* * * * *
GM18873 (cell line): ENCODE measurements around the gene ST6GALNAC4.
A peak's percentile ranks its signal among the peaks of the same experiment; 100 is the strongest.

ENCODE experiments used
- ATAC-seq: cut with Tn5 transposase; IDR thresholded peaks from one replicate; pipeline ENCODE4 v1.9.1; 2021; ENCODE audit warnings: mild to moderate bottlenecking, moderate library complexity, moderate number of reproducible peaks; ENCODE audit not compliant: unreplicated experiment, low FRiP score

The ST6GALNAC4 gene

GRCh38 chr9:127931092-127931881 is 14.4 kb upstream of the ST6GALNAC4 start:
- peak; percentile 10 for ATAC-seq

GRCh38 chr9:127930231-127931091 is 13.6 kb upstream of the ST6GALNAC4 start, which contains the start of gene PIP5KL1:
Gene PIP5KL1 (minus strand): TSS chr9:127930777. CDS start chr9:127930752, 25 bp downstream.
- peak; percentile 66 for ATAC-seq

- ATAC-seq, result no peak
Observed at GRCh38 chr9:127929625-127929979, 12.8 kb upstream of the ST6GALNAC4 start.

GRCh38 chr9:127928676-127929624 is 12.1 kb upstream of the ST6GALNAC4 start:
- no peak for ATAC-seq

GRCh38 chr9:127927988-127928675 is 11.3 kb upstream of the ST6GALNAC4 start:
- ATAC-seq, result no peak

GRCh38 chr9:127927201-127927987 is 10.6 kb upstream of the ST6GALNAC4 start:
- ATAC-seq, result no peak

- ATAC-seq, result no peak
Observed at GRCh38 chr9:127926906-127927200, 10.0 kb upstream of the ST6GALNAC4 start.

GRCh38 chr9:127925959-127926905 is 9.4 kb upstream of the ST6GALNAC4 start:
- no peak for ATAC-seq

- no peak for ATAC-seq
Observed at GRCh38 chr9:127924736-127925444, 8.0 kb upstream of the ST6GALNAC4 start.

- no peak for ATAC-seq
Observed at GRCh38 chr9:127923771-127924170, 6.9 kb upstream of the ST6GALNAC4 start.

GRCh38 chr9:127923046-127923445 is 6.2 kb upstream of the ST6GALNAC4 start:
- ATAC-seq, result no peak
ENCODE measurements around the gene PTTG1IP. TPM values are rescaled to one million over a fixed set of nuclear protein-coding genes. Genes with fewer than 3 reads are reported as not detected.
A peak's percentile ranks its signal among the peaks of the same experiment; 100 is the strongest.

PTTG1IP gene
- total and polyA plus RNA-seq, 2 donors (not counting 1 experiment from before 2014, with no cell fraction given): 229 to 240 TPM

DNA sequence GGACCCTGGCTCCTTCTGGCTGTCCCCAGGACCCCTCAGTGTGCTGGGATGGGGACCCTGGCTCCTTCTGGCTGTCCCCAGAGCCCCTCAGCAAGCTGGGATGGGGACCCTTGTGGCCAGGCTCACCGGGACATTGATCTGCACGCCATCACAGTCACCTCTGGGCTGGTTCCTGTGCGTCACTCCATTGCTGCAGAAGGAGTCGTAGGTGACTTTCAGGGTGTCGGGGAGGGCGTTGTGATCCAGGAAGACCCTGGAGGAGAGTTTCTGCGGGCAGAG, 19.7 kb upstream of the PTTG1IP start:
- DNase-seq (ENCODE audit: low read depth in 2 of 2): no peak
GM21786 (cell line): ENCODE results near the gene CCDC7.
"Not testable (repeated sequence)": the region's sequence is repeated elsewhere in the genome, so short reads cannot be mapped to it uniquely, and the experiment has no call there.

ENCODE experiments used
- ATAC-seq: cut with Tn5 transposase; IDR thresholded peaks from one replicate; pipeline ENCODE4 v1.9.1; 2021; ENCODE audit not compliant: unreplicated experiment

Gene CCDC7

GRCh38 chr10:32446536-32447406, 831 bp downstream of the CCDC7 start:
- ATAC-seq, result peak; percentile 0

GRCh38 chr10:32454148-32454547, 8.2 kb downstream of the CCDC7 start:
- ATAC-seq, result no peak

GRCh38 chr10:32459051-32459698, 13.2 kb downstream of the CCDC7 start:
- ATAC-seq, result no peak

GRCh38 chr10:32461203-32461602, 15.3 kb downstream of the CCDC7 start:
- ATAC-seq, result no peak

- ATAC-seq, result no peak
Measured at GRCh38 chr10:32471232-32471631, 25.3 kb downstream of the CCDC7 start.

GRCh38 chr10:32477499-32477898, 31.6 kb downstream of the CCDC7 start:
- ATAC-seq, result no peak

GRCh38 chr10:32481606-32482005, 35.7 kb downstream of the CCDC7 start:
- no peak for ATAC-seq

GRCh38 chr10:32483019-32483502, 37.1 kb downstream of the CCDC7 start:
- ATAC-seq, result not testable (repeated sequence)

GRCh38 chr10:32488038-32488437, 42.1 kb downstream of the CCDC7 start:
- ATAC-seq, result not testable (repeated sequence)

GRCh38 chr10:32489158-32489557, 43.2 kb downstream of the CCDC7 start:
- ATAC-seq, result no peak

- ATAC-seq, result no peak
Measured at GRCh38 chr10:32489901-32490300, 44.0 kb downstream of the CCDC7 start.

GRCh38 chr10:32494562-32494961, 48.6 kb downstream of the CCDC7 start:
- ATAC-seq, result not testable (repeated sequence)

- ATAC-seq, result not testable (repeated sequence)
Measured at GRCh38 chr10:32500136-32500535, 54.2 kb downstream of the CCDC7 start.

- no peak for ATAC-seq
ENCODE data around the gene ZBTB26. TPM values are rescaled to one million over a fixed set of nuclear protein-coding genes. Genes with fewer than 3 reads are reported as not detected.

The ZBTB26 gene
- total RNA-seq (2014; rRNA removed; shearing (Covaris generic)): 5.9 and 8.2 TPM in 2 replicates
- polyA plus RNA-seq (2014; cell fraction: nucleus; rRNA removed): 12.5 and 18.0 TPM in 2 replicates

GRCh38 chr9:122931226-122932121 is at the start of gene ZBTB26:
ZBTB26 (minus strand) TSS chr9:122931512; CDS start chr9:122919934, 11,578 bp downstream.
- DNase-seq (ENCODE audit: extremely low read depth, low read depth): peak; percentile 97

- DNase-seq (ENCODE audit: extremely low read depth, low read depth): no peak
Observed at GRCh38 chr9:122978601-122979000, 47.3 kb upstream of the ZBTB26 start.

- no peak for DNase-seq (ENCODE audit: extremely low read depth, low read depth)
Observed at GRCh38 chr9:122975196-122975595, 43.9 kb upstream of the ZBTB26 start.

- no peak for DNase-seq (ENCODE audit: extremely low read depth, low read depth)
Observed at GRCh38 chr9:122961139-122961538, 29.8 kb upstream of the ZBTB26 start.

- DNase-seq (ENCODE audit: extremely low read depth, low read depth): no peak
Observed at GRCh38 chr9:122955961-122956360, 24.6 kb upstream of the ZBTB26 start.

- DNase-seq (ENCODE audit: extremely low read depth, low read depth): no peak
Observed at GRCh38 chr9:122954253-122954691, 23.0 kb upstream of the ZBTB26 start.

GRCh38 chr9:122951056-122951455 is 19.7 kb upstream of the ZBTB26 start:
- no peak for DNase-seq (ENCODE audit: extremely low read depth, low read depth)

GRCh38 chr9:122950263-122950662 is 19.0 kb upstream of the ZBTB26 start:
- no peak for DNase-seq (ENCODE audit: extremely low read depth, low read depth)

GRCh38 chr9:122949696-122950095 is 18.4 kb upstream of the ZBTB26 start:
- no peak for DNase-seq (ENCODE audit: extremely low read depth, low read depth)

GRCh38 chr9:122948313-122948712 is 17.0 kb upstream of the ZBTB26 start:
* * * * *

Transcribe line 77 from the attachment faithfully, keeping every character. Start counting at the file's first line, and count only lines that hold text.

Observed at GRCh38 chr9:122975196-122975595, 43.9 kb upstream of the ZBTB26 start.